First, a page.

And we know Indigenous Peoples are rapidly urbanising, with Māori perhaps the most urbanised Indigenous society of all (around 85% of us are now city dwellers). Our urban communities are often away from tribal territories and subject to socio-economic conditions that may increase their vulnerability.


This urban environment was never especially welcoming and for some it is now positively hostile with too many whanau lacking a roof over their heads (unless you count a car roof as robust housing...).

Ōtautahi (Christchurch) saw many Maori living in damaged homes but many others opening their doors to earthquake refugees in an open and spontaneous cultural expression of support. What we learnt was the concept of ‘home’ was challenged as the necessary safety – including that of the land beneath – could not always be guaranteed. 

There are more than just 'natural hazards' operating in Aotearoa NZ Inc. of course.


The wider issue is that we have restructured our economy according to quite perverse interpretations of what motivates people, in their engagements with each other and with the wider environment.

The market will decide. Blah blah blah...


Well the market continues to be supported by communal approaches such as those practiced by Indigenous Peoples since time immemorial. With marae now housing homeless citizens, we see again Maori cultural practices - manaakitanga, whakawhanaungatanga - continuing to hold this bloody bloodied country together...

I'll not make any comment on the Minister of Housing, a Maori woman who had benefitted from state welfare in the past but now seems one of the demonic apostates. Oh, I wasn't going to comment...read what others say:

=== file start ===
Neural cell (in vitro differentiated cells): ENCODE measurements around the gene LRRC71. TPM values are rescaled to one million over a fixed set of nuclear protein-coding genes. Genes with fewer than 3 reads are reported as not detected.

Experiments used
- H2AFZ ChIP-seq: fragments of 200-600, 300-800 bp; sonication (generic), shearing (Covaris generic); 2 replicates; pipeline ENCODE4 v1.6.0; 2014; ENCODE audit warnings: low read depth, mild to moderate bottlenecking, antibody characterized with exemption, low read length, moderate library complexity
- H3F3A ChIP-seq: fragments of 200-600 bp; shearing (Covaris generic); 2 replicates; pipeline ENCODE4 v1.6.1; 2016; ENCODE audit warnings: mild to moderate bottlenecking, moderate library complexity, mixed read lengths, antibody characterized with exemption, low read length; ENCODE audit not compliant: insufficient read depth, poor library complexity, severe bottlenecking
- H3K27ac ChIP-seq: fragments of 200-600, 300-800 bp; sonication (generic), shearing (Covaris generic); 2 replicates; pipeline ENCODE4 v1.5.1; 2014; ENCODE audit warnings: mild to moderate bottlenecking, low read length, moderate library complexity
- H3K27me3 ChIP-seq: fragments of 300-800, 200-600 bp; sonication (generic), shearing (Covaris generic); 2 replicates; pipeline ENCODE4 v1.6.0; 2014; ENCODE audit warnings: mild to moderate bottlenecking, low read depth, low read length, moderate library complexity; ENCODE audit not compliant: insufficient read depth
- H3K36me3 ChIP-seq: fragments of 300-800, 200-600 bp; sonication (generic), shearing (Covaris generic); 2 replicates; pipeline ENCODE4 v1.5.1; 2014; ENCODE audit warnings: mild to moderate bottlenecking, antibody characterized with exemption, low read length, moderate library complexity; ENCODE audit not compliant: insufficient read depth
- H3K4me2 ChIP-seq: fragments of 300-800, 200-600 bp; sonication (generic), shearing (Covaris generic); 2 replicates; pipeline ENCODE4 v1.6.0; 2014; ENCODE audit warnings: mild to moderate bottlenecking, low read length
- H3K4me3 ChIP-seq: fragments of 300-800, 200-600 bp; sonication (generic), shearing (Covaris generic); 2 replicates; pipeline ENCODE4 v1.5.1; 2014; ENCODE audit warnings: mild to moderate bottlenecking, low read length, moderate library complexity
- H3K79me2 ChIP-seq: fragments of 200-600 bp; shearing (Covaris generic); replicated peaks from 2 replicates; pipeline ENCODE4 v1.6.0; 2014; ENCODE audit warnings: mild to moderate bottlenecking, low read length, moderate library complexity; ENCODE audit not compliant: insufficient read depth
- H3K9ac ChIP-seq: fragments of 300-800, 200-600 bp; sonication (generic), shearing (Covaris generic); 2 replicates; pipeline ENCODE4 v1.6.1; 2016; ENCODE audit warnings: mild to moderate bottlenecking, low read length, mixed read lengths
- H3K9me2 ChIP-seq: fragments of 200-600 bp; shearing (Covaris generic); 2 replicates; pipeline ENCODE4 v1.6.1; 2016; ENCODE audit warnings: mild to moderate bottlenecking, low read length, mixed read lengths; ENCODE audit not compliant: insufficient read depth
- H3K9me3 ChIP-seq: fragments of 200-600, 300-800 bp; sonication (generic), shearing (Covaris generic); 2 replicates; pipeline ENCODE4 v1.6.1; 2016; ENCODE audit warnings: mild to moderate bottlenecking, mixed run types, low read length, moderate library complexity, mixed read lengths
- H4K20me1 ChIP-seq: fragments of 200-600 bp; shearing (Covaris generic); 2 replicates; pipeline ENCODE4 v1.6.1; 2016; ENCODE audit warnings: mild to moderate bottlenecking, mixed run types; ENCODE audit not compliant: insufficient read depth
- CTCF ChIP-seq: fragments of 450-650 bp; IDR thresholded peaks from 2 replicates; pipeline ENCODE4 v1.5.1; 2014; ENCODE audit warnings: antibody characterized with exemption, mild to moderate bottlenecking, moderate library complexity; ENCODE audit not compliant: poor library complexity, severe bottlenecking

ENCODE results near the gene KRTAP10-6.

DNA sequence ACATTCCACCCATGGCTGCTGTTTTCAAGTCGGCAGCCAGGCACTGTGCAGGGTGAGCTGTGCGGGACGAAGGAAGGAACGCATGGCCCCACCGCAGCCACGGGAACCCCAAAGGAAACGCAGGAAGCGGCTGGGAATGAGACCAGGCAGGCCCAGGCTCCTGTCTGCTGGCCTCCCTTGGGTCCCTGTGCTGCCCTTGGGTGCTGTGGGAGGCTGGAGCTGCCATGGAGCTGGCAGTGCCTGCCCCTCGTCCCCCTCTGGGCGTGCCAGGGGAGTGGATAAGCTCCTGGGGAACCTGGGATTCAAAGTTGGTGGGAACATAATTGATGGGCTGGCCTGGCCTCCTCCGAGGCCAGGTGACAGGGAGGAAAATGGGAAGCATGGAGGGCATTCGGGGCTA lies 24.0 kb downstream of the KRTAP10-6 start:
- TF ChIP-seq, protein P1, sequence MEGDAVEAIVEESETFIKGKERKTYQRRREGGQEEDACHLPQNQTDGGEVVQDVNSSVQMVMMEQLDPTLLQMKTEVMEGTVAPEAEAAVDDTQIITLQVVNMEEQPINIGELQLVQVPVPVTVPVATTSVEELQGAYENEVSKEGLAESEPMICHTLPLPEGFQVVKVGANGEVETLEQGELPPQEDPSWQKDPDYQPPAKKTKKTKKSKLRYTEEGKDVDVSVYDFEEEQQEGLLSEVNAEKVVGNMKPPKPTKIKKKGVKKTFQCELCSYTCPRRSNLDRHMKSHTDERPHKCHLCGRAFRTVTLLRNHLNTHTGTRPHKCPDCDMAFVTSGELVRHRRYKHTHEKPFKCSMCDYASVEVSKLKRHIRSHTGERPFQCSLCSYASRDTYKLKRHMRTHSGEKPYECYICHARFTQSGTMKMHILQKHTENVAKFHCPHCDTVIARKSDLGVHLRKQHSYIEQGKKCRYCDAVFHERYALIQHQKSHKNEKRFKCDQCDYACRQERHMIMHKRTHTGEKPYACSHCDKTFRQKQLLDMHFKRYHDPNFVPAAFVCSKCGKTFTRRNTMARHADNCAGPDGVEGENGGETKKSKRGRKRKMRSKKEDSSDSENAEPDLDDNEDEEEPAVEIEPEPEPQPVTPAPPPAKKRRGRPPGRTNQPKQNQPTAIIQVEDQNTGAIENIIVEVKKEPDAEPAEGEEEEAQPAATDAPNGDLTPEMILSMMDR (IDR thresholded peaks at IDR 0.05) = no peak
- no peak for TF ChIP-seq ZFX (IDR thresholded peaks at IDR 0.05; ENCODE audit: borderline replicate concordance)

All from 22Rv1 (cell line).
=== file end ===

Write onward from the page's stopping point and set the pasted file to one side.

Bomber Bradbury: Dear Paula...
Anthony Robbins: What now Paul?
Maiki Sherman: Paula Bennett grilled...






Maori labour in the dairy sector...


Our troubled dairy sector looking to promote careers to Maori...




It's a tough sector, as anyone following the current state of the economy would know.

Mismanagement in NZ's biggest dairy company doesn't help.

But its the potential role of dairy for Maori that is of interest. Tony Finch, Dairy NZ Development Management, accepts that dairying has a negative image for young people: "...and evidence collected in in interviews indicates this is especially true for young Maori."

Mr. Finch then argues "This [perception] is so far from the truth and needs to be changed."

Just a quarter of Maori last longer than four years in the dairy industry compared with 44 per cent of Europeans.

We vote with our feet.

A recent Maori dairy manager visited Lincoln University and spoke on the need for the sector to change its approach to work hours - traditionally long - and conditions. Senior figures who grew up with the old model (share milking until you could buy your own dairy farm, scrub cutting and shearing until you could buy your own sheep farm) have been slow to recognise this no longer applies.

At Lincoln we are training the next generation of Maori in a programme with Ngai Tahu called Whenua Kura.

It still remains to be seen what added value we can contribute to these rangatahi - Lincoln is the only University to not teach Te Reo Maori - and with sustainable farming as distant as it ever was, what can they add to the land...



Friday, June 10, 2016

Maori home-ownership plummets...

The proportion of Māori owning their homes has fallen by 20% between 1986 and the last census, 2013.

This is compared to a total decline of just over 15%.

Pasifika communities have seen home ownership decline by almost 35%.

The figure below graphs the changes since 1991:





















There are significant differences between regions, with Whangarei, Rotorua, Hastings, Tauranga and South and West Auckland seeing the largest drops:


Home ownership is a part of the Kiwi dream, what use to go under the proverb of a The Half Gallon Quarter Acre Pavlova ParadiseYeah this has gone the way of the American dream and dinosaurs but it says something of this economy when Maori are increasingly excluded despite festishising the so-called Maori economy...

Full report and Spreadsheets by Statistics NZ available here

Simon Lambert